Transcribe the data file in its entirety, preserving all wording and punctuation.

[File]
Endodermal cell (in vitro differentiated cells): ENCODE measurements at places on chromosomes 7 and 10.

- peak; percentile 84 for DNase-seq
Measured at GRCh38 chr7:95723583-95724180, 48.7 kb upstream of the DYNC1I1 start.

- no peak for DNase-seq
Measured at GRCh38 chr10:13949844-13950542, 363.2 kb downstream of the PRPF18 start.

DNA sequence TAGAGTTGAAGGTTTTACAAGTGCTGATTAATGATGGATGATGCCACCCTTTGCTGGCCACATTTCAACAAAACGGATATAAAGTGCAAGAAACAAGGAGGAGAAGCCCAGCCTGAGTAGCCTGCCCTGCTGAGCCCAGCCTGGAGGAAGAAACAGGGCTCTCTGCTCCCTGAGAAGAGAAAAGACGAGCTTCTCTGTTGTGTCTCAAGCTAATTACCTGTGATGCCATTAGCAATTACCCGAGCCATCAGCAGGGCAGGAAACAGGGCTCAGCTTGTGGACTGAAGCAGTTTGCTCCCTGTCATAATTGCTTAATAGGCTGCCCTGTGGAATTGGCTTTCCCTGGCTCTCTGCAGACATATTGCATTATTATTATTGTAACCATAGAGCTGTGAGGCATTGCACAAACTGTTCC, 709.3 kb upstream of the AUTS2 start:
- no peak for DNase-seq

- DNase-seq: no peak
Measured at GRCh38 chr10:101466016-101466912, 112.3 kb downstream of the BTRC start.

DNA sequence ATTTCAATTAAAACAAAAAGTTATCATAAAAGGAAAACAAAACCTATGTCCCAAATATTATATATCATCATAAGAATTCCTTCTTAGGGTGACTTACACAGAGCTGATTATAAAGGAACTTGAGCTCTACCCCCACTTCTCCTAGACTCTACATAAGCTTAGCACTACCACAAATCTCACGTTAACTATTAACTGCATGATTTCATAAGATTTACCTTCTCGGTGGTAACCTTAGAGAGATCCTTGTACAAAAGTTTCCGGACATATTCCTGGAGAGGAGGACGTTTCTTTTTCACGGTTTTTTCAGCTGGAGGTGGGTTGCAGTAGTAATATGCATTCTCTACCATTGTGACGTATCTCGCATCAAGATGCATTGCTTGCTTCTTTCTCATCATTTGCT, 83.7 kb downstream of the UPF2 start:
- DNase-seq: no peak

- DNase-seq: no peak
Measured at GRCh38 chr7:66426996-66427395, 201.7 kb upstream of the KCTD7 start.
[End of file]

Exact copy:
Endodermal cell (in vitro differentiated cells): ENCODE measurements at places on chromosomes 7 and 10.

- peak; percentile 84 for DNase-seq
Measured at GRCh38 chr7:95723583-95724180, 48.7 kb upstream of the DYNC1I1 start.

- no peak for DNase-seq
Measured at GRCh38 chr10:13949844-13950542, 363.2 kb downstream of the PRPF18 start.

DNA sequence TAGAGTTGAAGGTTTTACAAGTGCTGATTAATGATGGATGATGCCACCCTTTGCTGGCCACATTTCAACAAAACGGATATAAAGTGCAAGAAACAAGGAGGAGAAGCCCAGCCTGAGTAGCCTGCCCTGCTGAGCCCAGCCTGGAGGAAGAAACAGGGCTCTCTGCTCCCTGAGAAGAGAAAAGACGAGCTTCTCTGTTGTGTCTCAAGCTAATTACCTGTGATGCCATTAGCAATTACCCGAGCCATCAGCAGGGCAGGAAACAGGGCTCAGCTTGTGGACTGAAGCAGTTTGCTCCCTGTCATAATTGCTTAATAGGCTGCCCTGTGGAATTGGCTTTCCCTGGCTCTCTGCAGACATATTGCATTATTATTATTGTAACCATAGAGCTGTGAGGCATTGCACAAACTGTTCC, 709.3 kb upstream of the AUTS2 start:
- no peak for DNase-seq

- DNase-seq: no peak
Measured at GRCh38 chr10:101466016-101466912, 112.3 kb downstream of the BTRC start.

DNA sequence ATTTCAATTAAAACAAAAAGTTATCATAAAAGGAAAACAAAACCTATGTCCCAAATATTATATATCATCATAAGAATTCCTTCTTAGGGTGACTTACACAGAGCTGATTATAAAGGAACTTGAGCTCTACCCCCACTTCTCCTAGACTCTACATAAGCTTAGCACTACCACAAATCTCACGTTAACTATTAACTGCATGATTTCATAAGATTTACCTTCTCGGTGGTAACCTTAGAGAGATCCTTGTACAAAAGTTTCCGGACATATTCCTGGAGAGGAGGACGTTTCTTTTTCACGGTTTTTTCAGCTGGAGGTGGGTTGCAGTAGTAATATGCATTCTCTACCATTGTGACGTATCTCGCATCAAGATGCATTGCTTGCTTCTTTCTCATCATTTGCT, 83.7 kb downstream of the UPF2 start:
- DNase-seq: no peak

- DNase-seq: no peak
Measured at GRCh38 chr7:66426996-66427395, 201.7 kb upstream of the KCTD7 start.